Analysis of RegIIIα conductance in lipid bilayers. The trace of a typical single channel recording gave rise to the event histogram shown here. At −80 mV, there was a short latency before the first opening event, which led to the baseline current of −6.5 pA at −80 mV. The baseline current was subtracted so that the baseline corresponds to a peak at 0 pA. Once we assigned two basic peaks at −53 pA and −81 pA as two independent opening events (i1 and i2), all the other major peaks in the histogram are linear combinations of these two basic events (as labelled). The data therefore suggested two different scenarios. One is that there are three pores, and each pore has two different conducting states, which may reflect the flexible diameter of the pore. The other is that i1 and i2 reflect two different pores that have different diameters, and that there are at least five different channels in the membrane to produce the observed histogram. This second scenario correlates with the observed variability in helical symmetry. With the idea of variability and protein dynamics in mind, it is likely that the two types of pores may interconvert with each other in the membrane. From the basic events, we estimated the pore diameters by applying the Nernst–Planck equation. In the experimental conditions, our recording chambers had 150 mM K+, 25 mM Na+, 215 mM Cl, 20 mM Mg2+ and 10 mM MES pH 5.5 in the cis side, and 20 mM K+, 25 mM Na+, 45 mM Cl and 10 mM MES pH 5.5 in the trans side. The reversal potential (EK, ENa, ECl and EMES) for each ion could be calculated (EK = 50.9 mV, ENa = 0 mV = EMES, and ECl = −39.5 mV). In the trans side, there is a trace amount of Mg2+ (10 μM), which gives a reversal potential EMg of 92 mV. Our dye leakage assay showed that the pore was open at Vmem = 0 mV transmembrane potential, ruling out significant voltage-dependent gating of the RegIIIα channel. On the basis of the ion replacement studies we did for different ions, we estimated the relative permeability of different ions to be: PK = PNa = 1.0; PCl = 0.85; PMES = 0.73 and PMg = 0.66. The measured relative permeation rates showed that the pore has very weak cation selectivity, and favours K+/Na+ over Mg2+ due to the charge density difference. Under the same assumption, the average conductance (<g>) of the two basic opening events (i1 and i2) could be calculated as the following:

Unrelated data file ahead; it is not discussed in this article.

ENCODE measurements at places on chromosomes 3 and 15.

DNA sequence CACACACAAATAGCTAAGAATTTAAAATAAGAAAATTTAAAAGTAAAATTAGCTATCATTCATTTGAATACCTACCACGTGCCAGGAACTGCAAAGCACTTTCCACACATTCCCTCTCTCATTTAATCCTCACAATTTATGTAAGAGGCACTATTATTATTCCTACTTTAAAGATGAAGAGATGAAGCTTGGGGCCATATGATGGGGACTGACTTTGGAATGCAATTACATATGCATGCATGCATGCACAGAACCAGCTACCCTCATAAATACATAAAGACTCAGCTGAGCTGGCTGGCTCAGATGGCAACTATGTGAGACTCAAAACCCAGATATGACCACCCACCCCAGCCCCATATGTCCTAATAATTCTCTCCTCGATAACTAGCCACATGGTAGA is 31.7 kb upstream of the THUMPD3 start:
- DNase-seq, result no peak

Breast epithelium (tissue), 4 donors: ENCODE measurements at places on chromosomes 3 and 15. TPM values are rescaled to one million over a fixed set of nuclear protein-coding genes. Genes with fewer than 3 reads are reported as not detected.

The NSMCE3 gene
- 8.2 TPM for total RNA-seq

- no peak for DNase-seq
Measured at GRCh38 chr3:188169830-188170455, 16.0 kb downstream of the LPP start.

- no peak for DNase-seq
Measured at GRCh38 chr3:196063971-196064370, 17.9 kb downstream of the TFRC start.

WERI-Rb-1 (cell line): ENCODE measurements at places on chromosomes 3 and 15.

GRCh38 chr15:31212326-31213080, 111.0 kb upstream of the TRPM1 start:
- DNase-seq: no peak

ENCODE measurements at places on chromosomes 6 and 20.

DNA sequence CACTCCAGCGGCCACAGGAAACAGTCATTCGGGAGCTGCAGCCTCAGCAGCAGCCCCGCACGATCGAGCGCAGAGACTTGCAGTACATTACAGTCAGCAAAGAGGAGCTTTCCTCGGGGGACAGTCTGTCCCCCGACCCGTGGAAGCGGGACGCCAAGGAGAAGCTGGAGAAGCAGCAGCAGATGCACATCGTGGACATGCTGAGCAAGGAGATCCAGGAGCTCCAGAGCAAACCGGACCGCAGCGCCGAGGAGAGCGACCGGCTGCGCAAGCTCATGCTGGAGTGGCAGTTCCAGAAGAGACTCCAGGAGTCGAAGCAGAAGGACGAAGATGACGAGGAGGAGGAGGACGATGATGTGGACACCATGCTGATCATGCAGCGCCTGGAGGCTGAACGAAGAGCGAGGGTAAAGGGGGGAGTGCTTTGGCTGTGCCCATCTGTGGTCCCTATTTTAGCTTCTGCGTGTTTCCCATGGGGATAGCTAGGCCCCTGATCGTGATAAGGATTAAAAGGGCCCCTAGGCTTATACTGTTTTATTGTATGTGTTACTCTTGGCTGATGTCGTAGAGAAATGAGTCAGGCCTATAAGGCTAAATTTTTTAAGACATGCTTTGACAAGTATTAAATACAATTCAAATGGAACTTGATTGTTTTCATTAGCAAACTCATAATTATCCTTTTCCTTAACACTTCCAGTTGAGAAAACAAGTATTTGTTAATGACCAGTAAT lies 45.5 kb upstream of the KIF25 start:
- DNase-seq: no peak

The two calculated conductance levels of 100 pS and 152 pS were then entered into the Nernst–Planck equation for electrodiffusion and gave rise to an approximate estimate of the pore diameter of 12 Å and 14 Å, respectively, which is in good agreement with the observed pore size in the reconstructed three-dimensional structure of the pore (Fig. 3b). A more rigorous calculation of the ion flux is possible with a high-resolution picture of the potential profile, but is beyond the scope of this paper.

Extended Data Figure 4 Analysis of liposome-associated RegIIIα by electron microscopy.